The Always On Impact: Our Digital Selves in an Interconnected World
Jul 30, 2014 5:52am
The Center for Democracy & Technology (CDT) recently held the first event in a series that tackles various aspects of our digital lives, focusing on emerging technologies and the transformation of traditional industries through technology and data. This series asks participants to consider the ways that being “always on” impacts us and how we relate to each other.
One of the more fascinating data points came from presenter Patrick Tucker, whose book, The Naked Future: What Happens in a World That Anticipates Your Every Move?, examines how big data and analysis changes the way we learn and live. According to Tucker, more than 90 percent of the data that has ever existed was created in the last two to three years, and the amount of digital information is continuing to increase at rapid rates as we become more connected to our computers, smartphones and tablets.
The digital information generated by our use of technology can reveal a lot about how we live our day-to-day offline lives. For example, Tucker cited a recent study that collected 300 days of GPS readings from participants and used them to predict where subjects would be 80 weeks in advance with 80 percent accuracy. According to Tucker, while many people and news outlets highlight the downsides of big data, many positives come from the information our devices tell us about ourselves, such as the ability to determine whether one would regret making a purchase in the future or how one’s interactions could affect their happiness or relationships.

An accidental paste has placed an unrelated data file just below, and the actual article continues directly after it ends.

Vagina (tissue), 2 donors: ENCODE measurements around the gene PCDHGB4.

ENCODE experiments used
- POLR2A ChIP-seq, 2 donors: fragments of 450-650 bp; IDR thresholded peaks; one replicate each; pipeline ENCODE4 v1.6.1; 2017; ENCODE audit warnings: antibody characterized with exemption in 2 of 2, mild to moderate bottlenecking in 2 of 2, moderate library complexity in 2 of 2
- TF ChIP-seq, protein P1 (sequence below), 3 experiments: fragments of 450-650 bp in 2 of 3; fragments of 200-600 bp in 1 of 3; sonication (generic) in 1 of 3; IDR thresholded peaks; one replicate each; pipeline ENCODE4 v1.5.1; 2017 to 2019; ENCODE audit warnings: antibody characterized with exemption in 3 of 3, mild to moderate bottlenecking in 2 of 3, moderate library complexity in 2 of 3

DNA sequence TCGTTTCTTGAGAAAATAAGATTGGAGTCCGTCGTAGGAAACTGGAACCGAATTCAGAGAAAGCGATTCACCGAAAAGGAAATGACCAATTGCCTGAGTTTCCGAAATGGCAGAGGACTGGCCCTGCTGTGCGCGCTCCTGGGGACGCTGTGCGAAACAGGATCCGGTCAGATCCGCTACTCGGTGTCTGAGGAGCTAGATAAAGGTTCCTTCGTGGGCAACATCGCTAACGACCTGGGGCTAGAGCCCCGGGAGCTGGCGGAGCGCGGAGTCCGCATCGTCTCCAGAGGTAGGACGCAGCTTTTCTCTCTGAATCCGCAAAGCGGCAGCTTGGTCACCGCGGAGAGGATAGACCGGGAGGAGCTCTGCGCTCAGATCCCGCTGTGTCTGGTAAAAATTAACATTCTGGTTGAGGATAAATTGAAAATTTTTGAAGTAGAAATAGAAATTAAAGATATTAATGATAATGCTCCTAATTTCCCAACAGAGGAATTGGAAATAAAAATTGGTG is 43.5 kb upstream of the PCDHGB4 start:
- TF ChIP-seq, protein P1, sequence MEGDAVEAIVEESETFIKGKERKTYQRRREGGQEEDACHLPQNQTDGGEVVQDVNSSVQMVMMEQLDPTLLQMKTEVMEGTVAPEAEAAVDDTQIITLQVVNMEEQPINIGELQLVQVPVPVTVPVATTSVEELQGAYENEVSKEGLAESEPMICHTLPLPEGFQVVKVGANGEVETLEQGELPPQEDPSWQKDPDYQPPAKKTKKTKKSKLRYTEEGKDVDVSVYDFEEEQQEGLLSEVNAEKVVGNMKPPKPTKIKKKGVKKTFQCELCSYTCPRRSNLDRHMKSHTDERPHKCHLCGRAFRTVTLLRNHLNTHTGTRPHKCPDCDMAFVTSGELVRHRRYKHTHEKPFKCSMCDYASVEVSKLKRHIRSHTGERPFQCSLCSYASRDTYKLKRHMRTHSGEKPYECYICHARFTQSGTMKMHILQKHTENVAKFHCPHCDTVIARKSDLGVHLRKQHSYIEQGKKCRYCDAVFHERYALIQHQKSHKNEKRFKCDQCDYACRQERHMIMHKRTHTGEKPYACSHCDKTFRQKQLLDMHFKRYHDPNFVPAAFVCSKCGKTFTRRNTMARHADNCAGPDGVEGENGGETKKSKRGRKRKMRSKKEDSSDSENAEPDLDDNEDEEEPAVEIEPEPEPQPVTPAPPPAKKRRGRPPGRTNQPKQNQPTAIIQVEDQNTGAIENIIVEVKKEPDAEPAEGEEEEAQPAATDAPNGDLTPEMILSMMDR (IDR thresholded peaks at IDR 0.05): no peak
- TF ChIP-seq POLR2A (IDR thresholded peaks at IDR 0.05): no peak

Following the series kickoff, event attendees and a panel of technology, policy and privacy experts had a great discussion about the implications of an “always on” world and potential policy solutions could help protect individuals’ information and privacy. Additionally, participants discussed how parents and educators can teach young people to interact safely with one another and their devices online.
Staying Safe in an “Always On” World
As our world becomes more interconnected, learning how to stay safe online becomes a case of continuing education to stay ahead of the curve. Part of protecting yourself and your information is being aware of what is collected about you and how it is used. One way to won your online presence is through the your privacy settings for the devices and applications that you use. If you want to check or update your privacy settings, visit http://www.staysafeonline.org/data-privacy-day/check-your-privacy-settings/ for a one-stop shop of instructions.
NCSA also provides a variety of Internet safety and security tips for adults looking to encourage children to be good digital citizens at http://www.staysafeonline.org/stay-safe-online/for-parents/raising-digital-citizens.